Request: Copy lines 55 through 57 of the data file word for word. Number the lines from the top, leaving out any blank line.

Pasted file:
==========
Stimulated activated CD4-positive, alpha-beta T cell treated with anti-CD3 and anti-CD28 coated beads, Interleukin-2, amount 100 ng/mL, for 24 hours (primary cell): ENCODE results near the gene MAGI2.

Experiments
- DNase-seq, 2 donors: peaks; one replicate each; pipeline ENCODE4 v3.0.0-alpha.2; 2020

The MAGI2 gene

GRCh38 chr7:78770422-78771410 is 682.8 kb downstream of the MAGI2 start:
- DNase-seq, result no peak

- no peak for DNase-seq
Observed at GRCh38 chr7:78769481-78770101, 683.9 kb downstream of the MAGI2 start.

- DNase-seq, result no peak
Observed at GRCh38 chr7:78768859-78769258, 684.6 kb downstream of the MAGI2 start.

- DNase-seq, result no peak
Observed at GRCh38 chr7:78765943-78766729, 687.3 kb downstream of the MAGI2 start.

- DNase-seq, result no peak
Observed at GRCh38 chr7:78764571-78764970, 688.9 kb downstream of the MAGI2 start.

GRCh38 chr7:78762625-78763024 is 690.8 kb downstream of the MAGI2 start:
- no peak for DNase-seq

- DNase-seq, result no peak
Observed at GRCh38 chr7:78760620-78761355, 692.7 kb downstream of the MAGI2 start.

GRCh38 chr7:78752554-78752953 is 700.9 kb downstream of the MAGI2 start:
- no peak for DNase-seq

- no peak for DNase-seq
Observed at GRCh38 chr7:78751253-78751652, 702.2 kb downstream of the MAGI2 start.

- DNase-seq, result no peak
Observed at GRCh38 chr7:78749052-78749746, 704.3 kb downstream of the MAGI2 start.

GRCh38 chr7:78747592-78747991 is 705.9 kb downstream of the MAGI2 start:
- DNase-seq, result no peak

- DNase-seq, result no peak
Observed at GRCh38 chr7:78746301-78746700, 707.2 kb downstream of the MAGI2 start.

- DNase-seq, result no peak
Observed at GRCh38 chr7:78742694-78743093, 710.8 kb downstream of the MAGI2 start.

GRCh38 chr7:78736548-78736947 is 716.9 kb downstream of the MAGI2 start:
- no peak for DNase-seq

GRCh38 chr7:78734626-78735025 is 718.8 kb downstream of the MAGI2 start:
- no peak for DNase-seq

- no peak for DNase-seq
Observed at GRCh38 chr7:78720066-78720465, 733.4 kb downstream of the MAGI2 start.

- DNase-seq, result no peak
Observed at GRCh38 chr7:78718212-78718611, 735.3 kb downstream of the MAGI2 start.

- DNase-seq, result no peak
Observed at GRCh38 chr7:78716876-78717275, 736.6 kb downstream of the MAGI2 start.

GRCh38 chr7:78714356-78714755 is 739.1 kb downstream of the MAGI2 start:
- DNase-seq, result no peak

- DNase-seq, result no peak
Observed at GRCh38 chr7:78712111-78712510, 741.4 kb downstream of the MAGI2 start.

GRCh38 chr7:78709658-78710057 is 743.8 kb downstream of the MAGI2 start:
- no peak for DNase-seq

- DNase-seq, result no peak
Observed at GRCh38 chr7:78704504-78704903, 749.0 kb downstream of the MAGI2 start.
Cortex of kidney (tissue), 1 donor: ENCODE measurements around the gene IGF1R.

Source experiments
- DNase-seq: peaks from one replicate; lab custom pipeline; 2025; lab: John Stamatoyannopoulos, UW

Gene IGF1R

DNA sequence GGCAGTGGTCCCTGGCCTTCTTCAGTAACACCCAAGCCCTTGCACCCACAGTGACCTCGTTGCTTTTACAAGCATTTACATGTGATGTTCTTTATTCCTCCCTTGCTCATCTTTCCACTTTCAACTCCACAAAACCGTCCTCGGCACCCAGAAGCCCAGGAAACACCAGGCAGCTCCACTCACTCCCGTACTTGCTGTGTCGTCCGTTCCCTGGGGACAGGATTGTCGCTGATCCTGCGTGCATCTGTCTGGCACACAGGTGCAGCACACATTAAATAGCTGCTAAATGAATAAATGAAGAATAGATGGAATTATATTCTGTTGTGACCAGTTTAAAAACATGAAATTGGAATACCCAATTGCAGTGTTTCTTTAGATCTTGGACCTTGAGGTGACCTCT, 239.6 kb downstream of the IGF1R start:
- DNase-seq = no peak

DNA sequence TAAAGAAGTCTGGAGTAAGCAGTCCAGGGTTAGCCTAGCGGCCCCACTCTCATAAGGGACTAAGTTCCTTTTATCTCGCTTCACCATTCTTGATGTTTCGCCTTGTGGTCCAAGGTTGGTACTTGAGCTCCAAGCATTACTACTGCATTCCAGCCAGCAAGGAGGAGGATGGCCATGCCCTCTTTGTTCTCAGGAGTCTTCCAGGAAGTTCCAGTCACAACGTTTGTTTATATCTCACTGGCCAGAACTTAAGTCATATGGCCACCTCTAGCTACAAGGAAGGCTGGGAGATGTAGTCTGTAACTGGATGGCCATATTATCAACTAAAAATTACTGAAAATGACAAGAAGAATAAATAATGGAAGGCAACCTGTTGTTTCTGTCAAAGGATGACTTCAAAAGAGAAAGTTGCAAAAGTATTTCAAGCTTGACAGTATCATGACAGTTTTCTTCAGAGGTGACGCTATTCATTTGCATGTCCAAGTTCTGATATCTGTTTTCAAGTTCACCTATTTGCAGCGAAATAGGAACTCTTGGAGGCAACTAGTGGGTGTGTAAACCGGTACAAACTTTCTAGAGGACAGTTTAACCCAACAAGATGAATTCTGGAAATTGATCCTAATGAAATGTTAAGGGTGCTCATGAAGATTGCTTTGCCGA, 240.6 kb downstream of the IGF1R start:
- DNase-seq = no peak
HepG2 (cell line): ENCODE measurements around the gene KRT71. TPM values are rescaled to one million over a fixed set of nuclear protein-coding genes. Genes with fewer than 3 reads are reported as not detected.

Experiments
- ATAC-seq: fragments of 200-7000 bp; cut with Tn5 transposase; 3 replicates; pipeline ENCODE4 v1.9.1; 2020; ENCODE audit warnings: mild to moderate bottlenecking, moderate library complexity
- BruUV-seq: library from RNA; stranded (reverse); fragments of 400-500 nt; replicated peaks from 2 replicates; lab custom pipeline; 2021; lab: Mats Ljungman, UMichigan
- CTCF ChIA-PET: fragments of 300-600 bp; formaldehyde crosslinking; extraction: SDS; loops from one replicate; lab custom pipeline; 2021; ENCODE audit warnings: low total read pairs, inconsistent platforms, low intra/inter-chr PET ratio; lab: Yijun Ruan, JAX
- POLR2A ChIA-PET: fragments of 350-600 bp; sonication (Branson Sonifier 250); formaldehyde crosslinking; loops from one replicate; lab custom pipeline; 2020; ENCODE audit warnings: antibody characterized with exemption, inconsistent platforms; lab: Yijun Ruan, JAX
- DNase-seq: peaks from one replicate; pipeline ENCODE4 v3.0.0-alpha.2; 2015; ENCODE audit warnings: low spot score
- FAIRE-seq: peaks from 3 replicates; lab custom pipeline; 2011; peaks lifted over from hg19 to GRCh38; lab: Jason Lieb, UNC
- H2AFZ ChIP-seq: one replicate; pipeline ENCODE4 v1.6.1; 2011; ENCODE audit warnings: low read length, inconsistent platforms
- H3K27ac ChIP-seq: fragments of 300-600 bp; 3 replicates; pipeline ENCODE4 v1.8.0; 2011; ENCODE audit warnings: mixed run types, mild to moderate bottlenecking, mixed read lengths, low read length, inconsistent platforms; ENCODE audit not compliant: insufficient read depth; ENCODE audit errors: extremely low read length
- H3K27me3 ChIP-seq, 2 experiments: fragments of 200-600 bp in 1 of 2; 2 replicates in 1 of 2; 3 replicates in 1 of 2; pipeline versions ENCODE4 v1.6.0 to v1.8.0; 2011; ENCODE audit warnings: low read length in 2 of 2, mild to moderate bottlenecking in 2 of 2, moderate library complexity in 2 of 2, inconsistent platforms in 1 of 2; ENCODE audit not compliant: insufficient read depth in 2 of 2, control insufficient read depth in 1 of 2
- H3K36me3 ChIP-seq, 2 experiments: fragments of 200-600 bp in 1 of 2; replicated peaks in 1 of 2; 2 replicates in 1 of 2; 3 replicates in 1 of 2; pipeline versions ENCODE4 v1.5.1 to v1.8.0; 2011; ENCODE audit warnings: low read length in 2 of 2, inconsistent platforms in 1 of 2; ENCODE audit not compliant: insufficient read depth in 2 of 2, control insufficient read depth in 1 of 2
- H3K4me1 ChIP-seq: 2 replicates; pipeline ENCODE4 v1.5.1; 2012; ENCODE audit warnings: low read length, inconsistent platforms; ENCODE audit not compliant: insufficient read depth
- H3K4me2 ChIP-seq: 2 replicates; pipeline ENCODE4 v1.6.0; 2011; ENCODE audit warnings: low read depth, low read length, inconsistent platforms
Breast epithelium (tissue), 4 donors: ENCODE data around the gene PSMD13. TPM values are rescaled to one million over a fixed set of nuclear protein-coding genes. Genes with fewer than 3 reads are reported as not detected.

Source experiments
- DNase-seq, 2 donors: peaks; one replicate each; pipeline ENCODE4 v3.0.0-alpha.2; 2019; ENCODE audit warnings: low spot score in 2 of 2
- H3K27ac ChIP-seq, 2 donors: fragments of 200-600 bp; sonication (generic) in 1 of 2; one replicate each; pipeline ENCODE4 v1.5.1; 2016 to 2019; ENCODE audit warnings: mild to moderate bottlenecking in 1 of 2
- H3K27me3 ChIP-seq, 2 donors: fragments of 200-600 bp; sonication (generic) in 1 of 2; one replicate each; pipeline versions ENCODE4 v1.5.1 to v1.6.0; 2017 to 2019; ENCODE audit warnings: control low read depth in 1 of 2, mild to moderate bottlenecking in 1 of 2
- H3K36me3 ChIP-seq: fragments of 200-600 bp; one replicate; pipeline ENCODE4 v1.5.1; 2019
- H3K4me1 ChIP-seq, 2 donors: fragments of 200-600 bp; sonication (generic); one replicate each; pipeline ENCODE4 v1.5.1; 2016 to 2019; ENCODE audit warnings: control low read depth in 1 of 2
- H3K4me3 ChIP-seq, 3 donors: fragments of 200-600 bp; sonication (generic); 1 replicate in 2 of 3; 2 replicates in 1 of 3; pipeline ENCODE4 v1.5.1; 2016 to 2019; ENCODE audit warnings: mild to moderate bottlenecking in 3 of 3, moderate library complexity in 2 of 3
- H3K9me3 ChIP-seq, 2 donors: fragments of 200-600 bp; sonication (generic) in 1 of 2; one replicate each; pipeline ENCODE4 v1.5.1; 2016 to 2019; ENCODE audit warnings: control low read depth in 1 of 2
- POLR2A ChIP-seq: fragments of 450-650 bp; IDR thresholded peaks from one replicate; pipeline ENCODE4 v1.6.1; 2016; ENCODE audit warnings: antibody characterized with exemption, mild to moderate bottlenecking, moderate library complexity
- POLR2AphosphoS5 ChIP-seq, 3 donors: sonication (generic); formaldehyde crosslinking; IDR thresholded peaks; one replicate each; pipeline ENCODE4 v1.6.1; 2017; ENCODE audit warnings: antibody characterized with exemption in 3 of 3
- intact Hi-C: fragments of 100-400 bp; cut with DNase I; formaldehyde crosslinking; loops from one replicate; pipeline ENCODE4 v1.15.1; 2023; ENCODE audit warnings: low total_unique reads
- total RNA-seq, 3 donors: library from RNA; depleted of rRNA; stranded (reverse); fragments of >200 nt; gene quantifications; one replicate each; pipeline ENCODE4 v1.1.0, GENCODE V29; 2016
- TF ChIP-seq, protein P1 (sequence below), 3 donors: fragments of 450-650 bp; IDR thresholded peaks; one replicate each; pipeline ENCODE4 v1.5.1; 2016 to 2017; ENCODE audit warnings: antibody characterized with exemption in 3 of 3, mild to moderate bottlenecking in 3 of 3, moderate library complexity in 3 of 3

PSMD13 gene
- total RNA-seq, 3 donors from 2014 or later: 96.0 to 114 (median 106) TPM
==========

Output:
DNA sequence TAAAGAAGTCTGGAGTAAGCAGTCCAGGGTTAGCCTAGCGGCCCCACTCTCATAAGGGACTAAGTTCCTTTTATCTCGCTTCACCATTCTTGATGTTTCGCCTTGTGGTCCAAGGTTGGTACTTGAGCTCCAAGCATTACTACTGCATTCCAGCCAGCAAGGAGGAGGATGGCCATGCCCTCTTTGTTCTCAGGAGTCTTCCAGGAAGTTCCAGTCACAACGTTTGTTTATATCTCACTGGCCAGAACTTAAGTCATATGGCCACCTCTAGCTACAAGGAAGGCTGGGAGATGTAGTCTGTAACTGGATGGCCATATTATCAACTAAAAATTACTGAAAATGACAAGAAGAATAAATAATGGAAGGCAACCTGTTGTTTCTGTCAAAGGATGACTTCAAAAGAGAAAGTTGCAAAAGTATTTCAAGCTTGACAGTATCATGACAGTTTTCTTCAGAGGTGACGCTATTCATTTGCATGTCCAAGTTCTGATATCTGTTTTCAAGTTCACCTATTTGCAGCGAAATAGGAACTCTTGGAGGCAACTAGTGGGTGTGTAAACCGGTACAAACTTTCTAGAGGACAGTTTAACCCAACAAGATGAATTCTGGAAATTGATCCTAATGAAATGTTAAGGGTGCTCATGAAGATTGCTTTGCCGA, 240.6 kb downstream of the IGF1R start:
- DNase-seq = no peak
HepG2 (cell line): ENCODE measurements around the gene KRT71. TPM values are rescaled to one million over a fixed set of nuclear protein-coding genes. Genes with fewer than 3 reads are reported as not detected.